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Brain, Body and business

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Brain, body and business, change management, leadership 
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The ROE of Minimizing Distraction

Posted by vivhudson on July 12, 2015 at 6:35 PM

With distractibility at an all time high, thanks to the availability of the internet and mobile devices, our ability to engage in what we are doing is becoming increasingly challenging.

US businesses alone are potentially losing 2 hours or more per day, on average, per worker, in lost productivity due to distraction. Added up across all the workers in the country and that is some serious dollars!

Applying distraction to our personal lives also, we are beginning to lose connection with the real people in our daily lives, taking them more for granted.

There is a need for many to create Rules of Engagement for our attention so we can reconnect with our life, work and relationships.

The Rules of Engagement

Creating philosophies around how you want to live your life can help you gain focus around what deserves your attention. Instead of letting distractions happen to you let them happen WITH you in your time and on YOUR conditions.

You can't change what you don't notice so the first job is to notice when and how you are distracted. Allow yourself to be aware of your distractions for one day. Make a list at the start of the day with headings for all your major distractions - social media, pop up notifications, IM, emails, phone calls, office interruptions and fires that need to be put out. Put a tally mark under each item for every distraction, no matter how small. Becoming aware of exactly how often things are distracting you will help you begin to moderate them, starting with the biggest offenders.

It is hard to manage what you don't measure!

Minimize your distractions once you identify the biggest culprits. Set aside a reward break for checking your social media after you have worked solidly for a period of time. Better still, stand up and walk around while you do it to enable the blood to re-energize your brain for your next focussed session. Apps are available to help provide timers to keep you on task such as Pomodoro. Focus Lock is available on Android to help you lock yourself out of some of your most distracting apps.

Train your brain to refocus through attention training. Take a minimum of 2 minutes to focus on just your breath. Do this several times a day and you will win back rewards in time through your increased ability to focus. Teaching your brain to stay on track with one thought is like growing it's muscle.

If you are on one device, don't use another. If you are on your computer, on a webinar, teleconference or watching TV don't be using another device at the same time. Also avoid multi using your device such as talking on the phone and surfing your social media at the same time. Our brains are smart enough to know when someone is not fully paying attention to us, even through a phone line.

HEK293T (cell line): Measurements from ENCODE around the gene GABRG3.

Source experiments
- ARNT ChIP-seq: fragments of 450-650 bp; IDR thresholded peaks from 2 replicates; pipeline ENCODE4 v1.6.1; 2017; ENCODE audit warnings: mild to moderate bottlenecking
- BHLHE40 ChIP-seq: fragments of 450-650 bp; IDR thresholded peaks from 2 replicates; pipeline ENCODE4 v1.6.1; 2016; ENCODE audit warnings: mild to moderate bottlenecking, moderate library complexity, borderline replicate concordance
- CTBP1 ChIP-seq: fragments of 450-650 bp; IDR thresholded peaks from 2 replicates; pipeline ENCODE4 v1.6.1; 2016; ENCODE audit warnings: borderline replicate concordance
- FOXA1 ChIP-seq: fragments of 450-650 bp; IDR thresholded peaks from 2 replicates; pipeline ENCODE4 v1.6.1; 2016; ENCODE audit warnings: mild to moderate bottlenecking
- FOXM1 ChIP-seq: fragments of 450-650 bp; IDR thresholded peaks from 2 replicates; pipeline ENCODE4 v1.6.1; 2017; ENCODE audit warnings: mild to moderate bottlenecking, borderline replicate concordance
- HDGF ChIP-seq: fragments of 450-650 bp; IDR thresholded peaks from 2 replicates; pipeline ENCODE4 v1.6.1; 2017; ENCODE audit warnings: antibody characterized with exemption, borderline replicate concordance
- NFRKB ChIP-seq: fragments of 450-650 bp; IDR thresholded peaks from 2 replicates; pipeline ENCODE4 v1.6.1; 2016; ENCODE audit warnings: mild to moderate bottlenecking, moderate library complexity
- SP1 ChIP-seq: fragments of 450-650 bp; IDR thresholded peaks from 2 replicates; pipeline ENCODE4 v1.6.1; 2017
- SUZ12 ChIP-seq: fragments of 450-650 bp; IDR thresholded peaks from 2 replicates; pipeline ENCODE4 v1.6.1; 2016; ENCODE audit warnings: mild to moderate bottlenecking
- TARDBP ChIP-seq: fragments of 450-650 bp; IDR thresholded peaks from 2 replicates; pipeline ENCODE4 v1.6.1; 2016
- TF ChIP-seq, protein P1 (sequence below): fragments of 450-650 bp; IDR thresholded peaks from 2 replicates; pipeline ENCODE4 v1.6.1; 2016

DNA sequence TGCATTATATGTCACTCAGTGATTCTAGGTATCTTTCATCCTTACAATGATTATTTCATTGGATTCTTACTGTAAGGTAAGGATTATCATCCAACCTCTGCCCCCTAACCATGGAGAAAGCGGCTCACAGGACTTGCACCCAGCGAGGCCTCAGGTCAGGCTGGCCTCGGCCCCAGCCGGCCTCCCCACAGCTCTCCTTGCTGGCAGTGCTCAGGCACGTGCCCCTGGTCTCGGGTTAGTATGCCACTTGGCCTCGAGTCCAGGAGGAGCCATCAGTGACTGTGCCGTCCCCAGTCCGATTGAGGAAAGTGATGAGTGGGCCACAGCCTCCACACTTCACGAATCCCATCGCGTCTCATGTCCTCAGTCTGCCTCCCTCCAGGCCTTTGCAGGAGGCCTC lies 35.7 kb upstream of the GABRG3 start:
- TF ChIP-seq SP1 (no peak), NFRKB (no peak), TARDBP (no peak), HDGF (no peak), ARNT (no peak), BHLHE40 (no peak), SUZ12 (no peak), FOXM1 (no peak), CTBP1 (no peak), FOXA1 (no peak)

Create rules around device usage while socializing. Do you find yourself checking your device each time it beeps or vibrates? When you are talking to others at work or in social situations, avoid using your device. Excuse yourself when you can no longer fight that burning need to check your phone, it's just good manners. If you are in a store, don't use your device while you are being served.

All our conversations become more meaningful and enjoyable when those involved are fully present. You don't want to get to a point in a friendship where you suddenly find out your friend, partner or children have checked out while you didn't notice. This check out could be permanent as we may not realize how big our relationship with our device has become.

Role modelling for our families. If you are a parent, your children learn their behavior from you. If you don't want your kids to be using their devices while talking to you then don't use yours. Make sure you have some 'down time' off your device and talk about how it makes you feel. In my family, we create 'Amish time' where we don't have devices for a day or afternoon and see what fun things exist in the real world. The last time I did this with my kids, they created an indoor fort that took up half the living room. Imaginations intact!

No devices when you are eating or drinking. Again this comes back to multi tasking as we can truly only focus on one thing at a time. By using your device while during meals you are mindlessly eating. Dividing our attention like that makes neither task more enjoyable. Use your meal time to train your brain further by noticing the smell, texture and flavor of your food. In fact you can use all five senses.

Tell those near and dear to you that you are working on reducing your distractions. Let them support you in becoming more present and more productive. They can give you gentle reminders to keep you on track and you may motivate them to be more present or focussed when they are interacting with you.

Life is for living and distractions are removing our focus from being fully present. Our lack of presence is also fuelling higher stress levels in our lives as our minds work on overdrive. Stop kidding yourself and saying you will learn to focus more tomorrow. There is no time like now. So get outside your comfort zone, say no to some of your distractions and see how you engage more fully in your work, life and relationships.


Categories: Brain, Business

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Reply KelArouby
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